Thanks to the Knights of Columbus, the incorrupt heart of St Jean Marie Vianney was on a tour of the United States from November 2018 to June 2019. These photos were taken by ChurchPOP English editor Jacqueline Burkepile:
POPE WRITES LETTER TO PRIESTS: GRATITUDE, ENCOURAGEMENT, PRAISE
Written in Spanish, Pope Francis’ Letter to Priests on the 160th anniversary of the death of the Cure d’Ars, St. Jean Marie Vianney, was also released by the Holy See Press Office in Italian, French, English, German, Portuguese, Polish and Arabic. He died on August 4, 1859.
Jean Baptiste Marie Vianney was a parish priest in Ars, France, known for his sanctity of life. Canonized in Rome in 1925 by Pope Pius X, he is venerated as the patron saint of pastors in the Church. His incorrupt body and heart are in the shrine dedicated to him in Ars.
Pope Francis’ letter begins: “Dear Brothers, A hundred and sixty years have passed since the death of the holy Curé of Ars, whom Pope Pius XI proposed as the patron of parish priests throughout the world. On this, his feast day, I write this letter not only to parish priests but to all of you, my brother priests, who have quietly “left all behind” in order to immerse yourselves in the daily life of your communities. Like the Curé of Ars, you serve “in the trenches”, bearing the burden of the day and the heat, confronting an endless variety of situations in your effort to care for and accompany God’s people.
“I want to say a word to each of you who, often without fanfare and at personal cost, amid weariness, infirmity and sorrow, carry out your mission of service to God and to your people. Despite the hardships of the journey, you are writing the finest pages of the priestly life. Some time ago, I shared with the Italian bishops my worry that, in more than a few places, our priests feel themselves attacked and blamed for crimes they did not commit. I mentioned that priests need to find in their bishop an older brother and a father who reassures them in these difficult times, encouraging and supporting them along the way.
“As an older brother and a father, I too would like in this letter to thank you in the name of the holy and faithful People of God for all that you do for them, and to encourage you never to forget the words that the Lord spoke with great love to us on the day of our ordination. Those words are the source of our joy: “I no longer call you servants… I call you friends” (Jn 15:15).”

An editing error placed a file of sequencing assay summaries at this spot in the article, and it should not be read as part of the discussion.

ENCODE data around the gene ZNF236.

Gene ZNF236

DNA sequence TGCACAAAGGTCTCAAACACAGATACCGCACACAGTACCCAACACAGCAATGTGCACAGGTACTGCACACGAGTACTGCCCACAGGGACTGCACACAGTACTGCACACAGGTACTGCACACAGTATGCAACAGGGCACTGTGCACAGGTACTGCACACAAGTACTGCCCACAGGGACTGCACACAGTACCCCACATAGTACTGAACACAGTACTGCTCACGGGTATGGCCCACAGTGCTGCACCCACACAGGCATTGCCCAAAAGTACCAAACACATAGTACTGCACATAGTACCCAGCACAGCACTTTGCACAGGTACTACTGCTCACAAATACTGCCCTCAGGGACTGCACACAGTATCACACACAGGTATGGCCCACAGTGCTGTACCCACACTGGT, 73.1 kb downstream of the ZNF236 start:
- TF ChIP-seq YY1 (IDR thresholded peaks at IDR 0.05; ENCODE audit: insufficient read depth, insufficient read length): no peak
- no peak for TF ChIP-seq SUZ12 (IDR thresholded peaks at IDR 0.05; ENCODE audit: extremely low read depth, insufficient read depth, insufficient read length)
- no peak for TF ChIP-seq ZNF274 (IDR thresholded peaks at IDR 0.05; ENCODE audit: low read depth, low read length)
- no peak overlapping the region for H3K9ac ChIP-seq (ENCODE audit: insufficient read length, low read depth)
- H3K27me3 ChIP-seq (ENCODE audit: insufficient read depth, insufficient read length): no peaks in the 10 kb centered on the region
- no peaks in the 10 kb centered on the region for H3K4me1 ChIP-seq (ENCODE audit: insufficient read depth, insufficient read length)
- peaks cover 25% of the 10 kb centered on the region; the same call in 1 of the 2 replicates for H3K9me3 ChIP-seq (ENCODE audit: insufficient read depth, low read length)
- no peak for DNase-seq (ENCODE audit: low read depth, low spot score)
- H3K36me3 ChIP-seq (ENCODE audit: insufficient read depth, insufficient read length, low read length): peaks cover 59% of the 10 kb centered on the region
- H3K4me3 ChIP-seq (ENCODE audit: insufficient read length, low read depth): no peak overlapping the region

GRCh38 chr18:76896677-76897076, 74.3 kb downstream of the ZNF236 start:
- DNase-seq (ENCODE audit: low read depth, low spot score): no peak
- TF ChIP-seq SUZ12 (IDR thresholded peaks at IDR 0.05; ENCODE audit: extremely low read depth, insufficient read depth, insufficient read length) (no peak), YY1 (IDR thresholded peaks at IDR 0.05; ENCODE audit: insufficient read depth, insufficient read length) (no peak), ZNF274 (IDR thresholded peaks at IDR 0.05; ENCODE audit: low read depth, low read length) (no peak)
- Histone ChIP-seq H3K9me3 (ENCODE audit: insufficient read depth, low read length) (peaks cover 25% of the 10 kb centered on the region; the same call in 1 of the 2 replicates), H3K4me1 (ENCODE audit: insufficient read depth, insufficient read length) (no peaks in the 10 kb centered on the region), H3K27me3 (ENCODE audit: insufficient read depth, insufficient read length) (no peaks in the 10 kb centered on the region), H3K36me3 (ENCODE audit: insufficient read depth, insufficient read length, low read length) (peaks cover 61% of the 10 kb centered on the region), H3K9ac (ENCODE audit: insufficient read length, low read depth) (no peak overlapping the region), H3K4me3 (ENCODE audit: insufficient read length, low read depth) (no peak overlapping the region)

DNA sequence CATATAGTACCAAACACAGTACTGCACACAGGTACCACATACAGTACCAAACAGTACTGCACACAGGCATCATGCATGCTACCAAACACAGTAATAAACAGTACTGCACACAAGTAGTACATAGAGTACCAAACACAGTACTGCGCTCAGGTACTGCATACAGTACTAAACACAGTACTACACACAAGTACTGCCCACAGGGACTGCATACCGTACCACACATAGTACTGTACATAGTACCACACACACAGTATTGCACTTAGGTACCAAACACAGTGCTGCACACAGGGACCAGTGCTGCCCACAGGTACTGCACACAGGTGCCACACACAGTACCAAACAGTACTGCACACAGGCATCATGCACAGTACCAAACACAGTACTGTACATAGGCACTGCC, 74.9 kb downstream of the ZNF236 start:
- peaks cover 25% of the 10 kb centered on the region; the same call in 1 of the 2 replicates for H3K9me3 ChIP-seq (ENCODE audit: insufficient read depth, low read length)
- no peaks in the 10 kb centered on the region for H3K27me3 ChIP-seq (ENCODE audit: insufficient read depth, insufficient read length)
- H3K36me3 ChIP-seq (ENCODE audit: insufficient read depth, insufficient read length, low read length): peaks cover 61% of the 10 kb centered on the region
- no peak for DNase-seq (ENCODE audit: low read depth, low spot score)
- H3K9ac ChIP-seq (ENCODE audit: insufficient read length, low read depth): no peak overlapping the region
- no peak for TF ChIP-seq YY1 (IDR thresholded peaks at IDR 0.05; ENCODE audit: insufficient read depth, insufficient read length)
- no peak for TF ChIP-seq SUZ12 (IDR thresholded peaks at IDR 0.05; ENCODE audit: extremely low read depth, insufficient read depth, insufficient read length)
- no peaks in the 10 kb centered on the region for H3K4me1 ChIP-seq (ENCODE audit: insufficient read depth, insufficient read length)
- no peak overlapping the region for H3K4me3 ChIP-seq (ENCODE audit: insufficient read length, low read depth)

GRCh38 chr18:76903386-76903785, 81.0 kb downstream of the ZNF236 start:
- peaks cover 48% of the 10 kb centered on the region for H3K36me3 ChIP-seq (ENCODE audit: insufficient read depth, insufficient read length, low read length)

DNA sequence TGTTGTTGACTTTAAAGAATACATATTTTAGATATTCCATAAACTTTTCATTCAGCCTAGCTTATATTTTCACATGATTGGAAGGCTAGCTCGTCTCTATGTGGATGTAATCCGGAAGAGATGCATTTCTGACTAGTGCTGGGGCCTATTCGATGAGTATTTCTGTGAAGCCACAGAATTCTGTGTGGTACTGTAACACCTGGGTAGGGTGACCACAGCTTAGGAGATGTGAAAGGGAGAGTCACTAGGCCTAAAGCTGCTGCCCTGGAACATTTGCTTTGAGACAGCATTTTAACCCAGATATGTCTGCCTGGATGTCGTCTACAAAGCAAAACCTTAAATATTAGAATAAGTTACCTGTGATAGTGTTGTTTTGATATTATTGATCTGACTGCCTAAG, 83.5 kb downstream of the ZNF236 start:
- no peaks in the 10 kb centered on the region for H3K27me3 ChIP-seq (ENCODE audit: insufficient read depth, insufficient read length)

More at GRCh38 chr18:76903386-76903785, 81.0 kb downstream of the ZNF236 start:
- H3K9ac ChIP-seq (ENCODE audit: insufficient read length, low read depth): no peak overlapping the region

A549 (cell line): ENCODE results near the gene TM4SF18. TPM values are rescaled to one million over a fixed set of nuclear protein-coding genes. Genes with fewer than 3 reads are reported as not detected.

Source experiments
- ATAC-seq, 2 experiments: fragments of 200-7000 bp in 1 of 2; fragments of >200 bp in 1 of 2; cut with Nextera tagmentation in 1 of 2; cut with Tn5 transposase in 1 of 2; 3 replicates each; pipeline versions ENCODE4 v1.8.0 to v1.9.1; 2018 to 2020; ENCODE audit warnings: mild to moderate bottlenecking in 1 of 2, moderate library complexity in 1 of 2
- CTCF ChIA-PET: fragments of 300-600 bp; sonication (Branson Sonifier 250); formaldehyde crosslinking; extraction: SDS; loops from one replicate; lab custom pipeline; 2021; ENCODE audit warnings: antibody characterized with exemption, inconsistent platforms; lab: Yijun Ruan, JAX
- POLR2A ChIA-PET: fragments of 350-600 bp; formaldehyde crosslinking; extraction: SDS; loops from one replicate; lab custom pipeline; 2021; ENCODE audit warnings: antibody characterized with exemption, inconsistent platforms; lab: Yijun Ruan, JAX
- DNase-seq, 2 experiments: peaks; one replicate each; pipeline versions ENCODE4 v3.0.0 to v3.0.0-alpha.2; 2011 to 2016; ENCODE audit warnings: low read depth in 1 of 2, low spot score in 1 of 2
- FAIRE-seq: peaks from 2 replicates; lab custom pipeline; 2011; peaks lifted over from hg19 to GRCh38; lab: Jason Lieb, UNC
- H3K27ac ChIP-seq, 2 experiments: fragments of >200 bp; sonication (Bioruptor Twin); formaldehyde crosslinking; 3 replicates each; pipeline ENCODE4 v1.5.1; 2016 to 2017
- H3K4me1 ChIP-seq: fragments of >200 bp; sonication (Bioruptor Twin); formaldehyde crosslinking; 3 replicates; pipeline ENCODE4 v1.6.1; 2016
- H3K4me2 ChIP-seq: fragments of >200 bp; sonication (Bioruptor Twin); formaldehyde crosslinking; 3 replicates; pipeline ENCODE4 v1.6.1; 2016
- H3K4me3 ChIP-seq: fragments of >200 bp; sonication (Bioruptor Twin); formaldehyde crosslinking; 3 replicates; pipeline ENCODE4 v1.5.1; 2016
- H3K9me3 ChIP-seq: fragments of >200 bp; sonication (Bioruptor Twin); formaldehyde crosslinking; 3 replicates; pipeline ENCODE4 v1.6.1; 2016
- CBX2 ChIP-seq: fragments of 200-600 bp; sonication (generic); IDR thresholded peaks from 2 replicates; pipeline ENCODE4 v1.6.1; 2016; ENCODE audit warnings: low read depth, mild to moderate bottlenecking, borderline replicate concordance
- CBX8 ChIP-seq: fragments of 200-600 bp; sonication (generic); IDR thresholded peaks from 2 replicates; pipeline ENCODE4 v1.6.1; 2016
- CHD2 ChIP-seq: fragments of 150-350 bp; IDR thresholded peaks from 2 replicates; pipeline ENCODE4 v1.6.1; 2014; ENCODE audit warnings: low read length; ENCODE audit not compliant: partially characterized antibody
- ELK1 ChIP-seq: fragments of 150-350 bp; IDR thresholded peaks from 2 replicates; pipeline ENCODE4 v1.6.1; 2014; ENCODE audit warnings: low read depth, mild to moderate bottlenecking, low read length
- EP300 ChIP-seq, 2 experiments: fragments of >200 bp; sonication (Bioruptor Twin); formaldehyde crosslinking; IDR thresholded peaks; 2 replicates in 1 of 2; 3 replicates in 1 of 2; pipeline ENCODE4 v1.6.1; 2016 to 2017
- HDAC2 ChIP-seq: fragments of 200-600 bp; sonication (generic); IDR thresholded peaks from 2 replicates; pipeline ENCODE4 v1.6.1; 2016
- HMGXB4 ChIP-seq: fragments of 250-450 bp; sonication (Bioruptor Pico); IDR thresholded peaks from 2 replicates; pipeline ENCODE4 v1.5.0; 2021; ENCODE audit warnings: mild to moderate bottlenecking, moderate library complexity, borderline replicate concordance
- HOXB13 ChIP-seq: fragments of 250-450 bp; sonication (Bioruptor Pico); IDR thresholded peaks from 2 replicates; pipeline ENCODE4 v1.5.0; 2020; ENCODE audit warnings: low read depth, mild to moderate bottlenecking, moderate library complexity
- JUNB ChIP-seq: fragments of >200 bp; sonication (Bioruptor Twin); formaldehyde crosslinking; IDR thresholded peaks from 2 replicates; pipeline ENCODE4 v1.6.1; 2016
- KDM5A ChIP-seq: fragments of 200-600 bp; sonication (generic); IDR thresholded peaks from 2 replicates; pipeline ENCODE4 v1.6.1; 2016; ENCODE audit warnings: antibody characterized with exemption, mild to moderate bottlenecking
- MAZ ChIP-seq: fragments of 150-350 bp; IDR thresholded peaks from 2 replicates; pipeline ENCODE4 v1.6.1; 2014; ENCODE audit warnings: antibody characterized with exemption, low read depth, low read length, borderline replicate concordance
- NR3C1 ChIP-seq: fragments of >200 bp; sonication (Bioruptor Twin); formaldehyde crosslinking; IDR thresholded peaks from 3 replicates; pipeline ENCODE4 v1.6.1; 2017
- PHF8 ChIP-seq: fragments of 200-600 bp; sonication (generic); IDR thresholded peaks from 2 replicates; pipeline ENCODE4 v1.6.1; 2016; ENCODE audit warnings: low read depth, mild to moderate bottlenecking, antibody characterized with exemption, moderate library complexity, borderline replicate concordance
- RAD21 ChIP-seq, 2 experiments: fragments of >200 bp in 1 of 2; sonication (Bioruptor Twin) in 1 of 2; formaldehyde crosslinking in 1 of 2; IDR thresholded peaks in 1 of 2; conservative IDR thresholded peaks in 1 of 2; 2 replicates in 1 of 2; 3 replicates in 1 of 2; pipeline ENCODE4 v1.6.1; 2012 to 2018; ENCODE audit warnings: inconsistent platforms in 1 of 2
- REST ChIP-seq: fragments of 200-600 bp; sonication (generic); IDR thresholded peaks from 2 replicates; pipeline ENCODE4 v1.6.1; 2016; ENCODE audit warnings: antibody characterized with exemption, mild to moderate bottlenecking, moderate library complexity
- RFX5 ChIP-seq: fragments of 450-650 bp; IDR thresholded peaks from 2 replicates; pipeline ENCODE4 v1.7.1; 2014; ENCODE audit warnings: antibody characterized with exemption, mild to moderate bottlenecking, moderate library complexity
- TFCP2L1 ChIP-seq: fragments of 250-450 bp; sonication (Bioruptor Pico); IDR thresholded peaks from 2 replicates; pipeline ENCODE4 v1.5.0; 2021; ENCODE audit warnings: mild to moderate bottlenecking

The Holy Father writes of the pain of the sex abuse scandal and of gratitude for vocation, recalling that, “vocation, more than our choice, is a response to a free call from the Lord.” He thanks his brother priests “for their fidelity to their commitments”. It is “truly significant” – he observes – that in a “ephemeral” society and culture, there are people who discover the joy of giving life.
Pope Francis writes that the “heart of a pastor is one who has developed a spiritual taste for being one with his people, a pastor who never forgets that he has come from them…this in turn will lead to adopting a simple and austere way of life, rejecting privileges that have nothing to do with the Gospel.”
Another important word for Francis is encouragement: The mission to which we are called does not exempt us from suffering, pain and even misunderstanding. Rather, it requires us to face them squarely and to accept them, so that the Lord can transform them and conform us more closely to himself.”
The papal letter ends: “Brothers, once again, I continually give thanks for you… May we allow our gratitude to awaken praise and renewed enthusiasm for our ministry of anointing our brothers and sisters with hope. May we be men whose lives bear witness to the compassion and mercy that Jesus alone can bestow on us.”